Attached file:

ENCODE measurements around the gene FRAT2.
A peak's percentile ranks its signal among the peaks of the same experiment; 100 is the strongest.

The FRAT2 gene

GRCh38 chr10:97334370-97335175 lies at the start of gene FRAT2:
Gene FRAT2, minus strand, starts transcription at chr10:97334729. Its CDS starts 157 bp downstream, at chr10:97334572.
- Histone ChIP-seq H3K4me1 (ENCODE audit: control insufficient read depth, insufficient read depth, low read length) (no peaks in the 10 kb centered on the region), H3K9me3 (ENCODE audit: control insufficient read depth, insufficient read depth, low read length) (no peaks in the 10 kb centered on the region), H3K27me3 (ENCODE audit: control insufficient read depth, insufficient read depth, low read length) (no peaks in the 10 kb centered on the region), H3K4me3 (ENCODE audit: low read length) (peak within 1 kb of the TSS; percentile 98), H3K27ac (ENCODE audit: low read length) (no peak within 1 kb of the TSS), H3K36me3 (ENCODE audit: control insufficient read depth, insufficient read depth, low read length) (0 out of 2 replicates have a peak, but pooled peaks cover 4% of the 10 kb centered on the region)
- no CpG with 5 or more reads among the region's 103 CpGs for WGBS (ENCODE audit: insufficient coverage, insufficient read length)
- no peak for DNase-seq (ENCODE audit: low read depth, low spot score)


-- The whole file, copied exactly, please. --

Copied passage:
ENCODE measurements around the gene FRAT2.
A peak's percentile ranks its signal among the peaks of the same experiment; 100 is the strongest.

The FRAT2 gene

GRCh38 chr10:97334370-97335175 lies at the start of gene FRAT2:
Gene FRAT2, minus strand, starts transcription at chr10:97334729. Its CDS starts 157 bp downstream, at chr10:97334572.
- Histone ChIP-seq H3K4me1 (ENCODE audit: control insufficient read depth, insufficient read depth, low read length) (no peaks in the 10 kb centered on the region), H3K9me3 (ENCODE audit: control insufficient read depth, insufficient read depth, low read length) (no peaks in the 10 kb centered on the region), H3K27me3 (ENCODE audit: control insufficient read depth, insufficient read depth, low read length) (no peaks in the 10 kb centered on the region), H3K4me3 (ENCODE audit: low read length) (peak within 1 kb of the TSS; percentile 98), H3K27ac (ENCODE audit: low read length) (no peak within 1 kb of the TSS), H3K36me3 (ENCODE audit: control insufficient read depth, insufficient read depth, low read length) (0 out of 2 replicates have a peak, but pooled peaks cover 4% of the 10 kb centered on the region)
- no CpG with 5 or more reads among the region's 103 CpGs for WGBS (ENCODE audit: insufficient coverage, insufficient read length)
- no peak for DNase-seq (ENCODE audit: low read depth, low spot score)